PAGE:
Debt/Asset Price Inflation Cycle May Have Reached Exhaustion Point

by: J.D. Steinhilber

As recently as early May, when stock markets were reaching new peaks, optimism was running very high about the resilience and growth prospects for the U.S. and global economy. Since that time, economic reports have become a mixed bag at best, with successive disappointments in monthly new payrolls, and the reality of a deteriorating housing sector entering the collective consciousness. Markets may now be discounting the disconcerting prospect of a reversal in the cycle of rising asset prices and debt levels, which has been the key driver of the U.S. economic expansion.

Over the five years from 2000 to 2005, U.S. households increased their outstanding debts from $6.96 trillion to $11.49 trillion, an increase of 65% that is far in excess of GDP growth of 25% and real disposable income growth of 13% over this period. This staggering increase in debt has been accommodated and sustained by rising asset values (principally real estate values and to a lesser extent stock prices), which has allowed net worth to climb to record levels. Indeed, there has been a complacent, widespread view about the U.S. economy that unprecedented debt levels do not matter because they are outpaced by “wealth creation” through rising house and stock prices. However, the disproportionate growth in debt and asset values relative to income is a major imbalance and source of fragility in our economy, which has depended primarily on consumer spending and residential building for 90% of GDP growth in this cycle.

As we have seen, asset price inflation is self-financing because it creates the rising collateral for the borrowing that propels prices higher. Yet, this process inevitably reaches the exhaustion point (which we may be seeing now) and is subject to self-reinforcing tendencies in the other direction. The critical risk, of course, lies with the fact that debt levels are fixed, whereas asset values can and do fluctuate. What are now record levels of net worth could erode through a simultaneous deflation of real estate and stock market values, which would clearly have adverse consequences for consumer spending and overall economic activity. We have no way of knowing how severe this adjustment process will be from the credit excesses and real estate inflation we have seen in this cycle. Corrections in real estate pose a more significant threat to the economy than corrections in stock prices, because of the leverage involved in real estate and the risks to the banking sector. It is likely that over the next six to 12 months the Fed will shift from fighting the inflation that has finally appeared in its contrived statistics to fighting deflationary risks in the asset markets.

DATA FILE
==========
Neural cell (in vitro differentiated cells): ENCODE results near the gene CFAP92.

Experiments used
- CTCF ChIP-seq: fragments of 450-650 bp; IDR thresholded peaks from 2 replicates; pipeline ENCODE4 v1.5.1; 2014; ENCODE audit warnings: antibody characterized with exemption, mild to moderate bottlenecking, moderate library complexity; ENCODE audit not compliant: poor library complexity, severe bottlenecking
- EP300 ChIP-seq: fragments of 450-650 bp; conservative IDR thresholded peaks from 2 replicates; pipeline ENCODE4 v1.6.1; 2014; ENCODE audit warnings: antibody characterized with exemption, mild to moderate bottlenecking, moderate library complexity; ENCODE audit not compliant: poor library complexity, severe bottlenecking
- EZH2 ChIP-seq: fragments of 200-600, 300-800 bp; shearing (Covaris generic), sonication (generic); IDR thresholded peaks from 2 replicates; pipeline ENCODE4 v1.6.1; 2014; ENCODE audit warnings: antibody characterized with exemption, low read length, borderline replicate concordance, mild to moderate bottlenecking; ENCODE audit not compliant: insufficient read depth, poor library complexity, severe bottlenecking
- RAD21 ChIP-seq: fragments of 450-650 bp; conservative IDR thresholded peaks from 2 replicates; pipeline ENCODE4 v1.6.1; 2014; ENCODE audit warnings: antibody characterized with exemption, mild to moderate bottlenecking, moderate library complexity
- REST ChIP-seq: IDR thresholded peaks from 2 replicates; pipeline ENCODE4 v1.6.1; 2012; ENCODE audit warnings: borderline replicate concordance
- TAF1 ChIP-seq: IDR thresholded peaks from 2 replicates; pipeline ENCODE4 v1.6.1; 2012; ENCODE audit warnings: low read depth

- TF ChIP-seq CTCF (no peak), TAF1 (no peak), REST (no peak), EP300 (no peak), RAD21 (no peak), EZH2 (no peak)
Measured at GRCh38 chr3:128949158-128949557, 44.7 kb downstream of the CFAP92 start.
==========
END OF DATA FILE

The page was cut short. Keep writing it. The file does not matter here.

As a result of steps we have taken over the past nine months to reduce risk and lock in gains, our portfolios are already defensively allocated relative to their benchmarks. Our current allocations to cash and short-term bonds ranges from 22% in our aggressive growth portfolio to 40% in our conservative growth portfolio. Nevertheless, our portfolios have hardly been immune to the recent market carnage and have given back virtually all of their year-to-date gains. Given our desire to protect bull market profits and minimize potential bear market losses, we are likely to take additional steps in the near future to re-position our portfolios. Our strategy is to wait for the first rally from this decline before implementing any changes. Stock markets are very oversold on a short-term basis and we are seeing the types of extremes in investor sentiment that in the past have been associated with market lows.